1. Evil, Inc. developed as an idea after one of your 350 interviews with top executives for a non-fiction book, The Big Time. What inspired your new novel?
The late Bruce Henderson, founder of Boston Consulting Group, gave me the idea when I was interviewing him about what makes corporate executives successful. He said that the kind of men who become CEOs of big companies have more in common with sociopaths than most people would care to admit. He went on to cite the diagnostic criteria framed in terms of the executive’s lifeline in the big company.
Psychopathology expert Robert Hare, in his recent book Snakes in Suits, says there are two milieus in which psychopaths grow and thrive – prisons and large corporations.
2. Are you saying that you have to be psychopath in order to become a CEO?
No, I’m saying that it has been demonstrated that CEOs and psychopaths can have many traits in common. Evil, Inc. has a character who appears to be the perfect corporate executive with all the right stuff to be CEO. He turns out to be a murderer. The ability to play roles in order to manipulate others is one of the traits of a psychopath.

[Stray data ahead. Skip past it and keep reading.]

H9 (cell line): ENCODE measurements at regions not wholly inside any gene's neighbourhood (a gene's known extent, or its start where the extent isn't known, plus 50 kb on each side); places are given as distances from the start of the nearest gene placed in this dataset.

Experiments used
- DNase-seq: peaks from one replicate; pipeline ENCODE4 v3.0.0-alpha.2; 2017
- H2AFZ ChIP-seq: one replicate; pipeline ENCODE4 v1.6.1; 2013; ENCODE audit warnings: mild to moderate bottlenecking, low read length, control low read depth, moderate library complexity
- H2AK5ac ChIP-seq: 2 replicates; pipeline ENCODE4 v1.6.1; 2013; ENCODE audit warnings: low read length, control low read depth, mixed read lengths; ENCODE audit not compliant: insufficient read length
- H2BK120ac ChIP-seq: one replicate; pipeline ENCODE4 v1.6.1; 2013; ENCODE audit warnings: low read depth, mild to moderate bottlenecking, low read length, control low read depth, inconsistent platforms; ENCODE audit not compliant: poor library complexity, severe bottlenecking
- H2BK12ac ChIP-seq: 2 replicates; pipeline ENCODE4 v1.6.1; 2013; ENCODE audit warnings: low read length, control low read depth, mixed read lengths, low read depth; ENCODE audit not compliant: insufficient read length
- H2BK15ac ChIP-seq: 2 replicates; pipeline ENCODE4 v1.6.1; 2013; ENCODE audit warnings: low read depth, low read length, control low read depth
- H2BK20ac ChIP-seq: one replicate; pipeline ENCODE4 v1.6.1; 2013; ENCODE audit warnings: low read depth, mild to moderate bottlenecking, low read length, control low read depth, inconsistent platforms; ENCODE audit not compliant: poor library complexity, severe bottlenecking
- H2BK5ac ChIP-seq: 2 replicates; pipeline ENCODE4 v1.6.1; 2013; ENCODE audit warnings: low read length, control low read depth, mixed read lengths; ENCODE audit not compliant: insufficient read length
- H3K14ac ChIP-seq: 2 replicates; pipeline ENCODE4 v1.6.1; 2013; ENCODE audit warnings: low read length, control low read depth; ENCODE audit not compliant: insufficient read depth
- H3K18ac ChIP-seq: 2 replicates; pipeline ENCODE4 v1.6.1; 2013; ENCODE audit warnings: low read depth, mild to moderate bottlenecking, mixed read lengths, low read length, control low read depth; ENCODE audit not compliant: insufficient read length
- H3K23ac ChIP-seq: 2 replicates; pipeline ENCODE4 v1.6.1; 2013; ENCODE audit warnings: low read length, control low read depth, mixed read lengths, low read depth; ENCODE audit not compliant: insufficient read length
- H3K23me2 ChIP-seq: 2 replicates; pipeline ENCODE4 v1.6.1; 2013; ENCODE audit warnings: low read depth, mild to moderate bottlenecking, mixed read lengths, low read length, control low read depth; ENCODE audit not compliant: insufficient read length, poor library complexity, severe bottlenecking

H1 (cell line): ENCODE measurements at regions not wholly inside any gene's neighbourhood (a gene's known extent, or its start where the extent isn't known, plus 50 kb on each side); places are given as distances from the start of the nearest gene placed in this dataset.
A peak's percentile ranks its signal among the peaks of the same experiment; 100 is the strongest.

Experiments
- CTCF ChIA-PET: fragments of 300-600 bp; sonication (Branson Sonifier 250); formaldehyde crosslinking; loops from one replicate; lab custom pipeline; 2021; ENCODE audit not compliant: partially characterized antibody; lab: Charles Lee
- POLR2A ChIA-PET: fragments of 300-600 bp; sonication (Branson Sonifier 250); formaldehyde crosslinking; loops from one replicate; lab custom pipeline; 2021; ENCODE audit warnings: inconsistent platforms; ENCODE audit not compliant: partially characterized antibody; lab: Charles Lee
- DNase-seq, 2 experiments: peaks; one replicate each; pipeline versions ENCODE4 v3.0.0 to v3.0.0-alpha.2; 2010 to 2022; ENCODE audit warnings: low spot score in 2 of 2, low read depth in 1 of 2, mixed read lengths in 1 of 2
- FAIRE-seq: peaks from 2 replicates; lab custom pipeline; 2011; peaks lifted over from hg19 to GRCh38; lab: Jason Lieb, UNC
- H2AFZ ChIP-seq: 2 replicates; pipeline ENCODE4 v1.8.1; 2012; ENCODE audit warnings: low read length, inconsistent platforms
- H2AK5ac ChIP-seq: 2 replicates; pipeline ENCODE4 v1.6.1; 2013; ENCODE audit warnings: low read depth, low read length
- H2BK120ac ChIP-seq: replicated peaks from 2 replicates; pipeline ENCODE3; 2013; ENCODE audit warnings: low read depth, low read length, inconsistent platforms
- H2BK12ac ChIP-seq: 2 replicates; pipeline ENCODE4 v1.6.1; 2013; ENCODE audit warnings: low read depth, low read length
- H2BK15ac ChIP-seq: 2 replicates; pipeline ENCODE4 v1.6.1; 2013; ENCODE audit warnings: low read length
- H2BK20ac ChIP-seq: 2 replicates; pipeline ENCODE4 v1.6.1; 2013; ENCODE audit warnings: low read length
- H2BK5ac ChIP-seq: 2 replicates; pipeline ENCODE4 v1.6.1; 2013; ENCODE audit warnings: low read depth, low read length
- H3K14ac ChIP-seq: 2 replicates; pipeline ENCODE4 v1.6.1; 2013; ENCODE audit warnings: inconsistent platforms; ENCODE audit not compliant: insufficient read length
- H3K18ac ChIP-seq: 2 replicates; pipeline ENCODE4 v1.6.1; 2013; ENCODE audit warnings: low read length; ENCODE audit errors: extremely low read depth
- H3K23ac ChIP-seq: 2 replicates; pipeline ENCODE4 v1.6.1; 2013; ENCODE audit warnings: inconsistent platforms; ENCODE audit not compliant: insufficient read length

Could a psychopath like this become a CEO? Evil, Inc. is saying that in today’s corporate world, with its current values and the way it rewards certain behaviors and abilities, it just might be possible.
3. But certainly the business world kills careers, mistreats workers, screws the consumer, and breaks the law. Why do you think this rampant violation of common decency is the modus operandi for many corporations?
There is definitely a dark side. But the business world also builds companies, creates wealth and opportunity. It brings higher living standards and that thing they used to call “progress” to millions of people.
It’s the mortal wrestling match between the good business can do and the evil it can do that interests me. And, I hope, my readers.
4. One theme of your book shows that some people take the work ethic to work hard and take risks to the wrong degree. Are you knocking motivational authors or just saying some people can take the same encouraging advice and legitimately succeed where others can bastardize it and use it for horrible means?
The self-help and get rich books are recipes for being effective – not for being good. One of my characters happens to be a very bad guy who uses a self-help advice book to help him accomplish his evil more effectively. Yes, I meant it as a comment on the culture of “success can be yours” recipe books. It is also a compliment to them – in a way.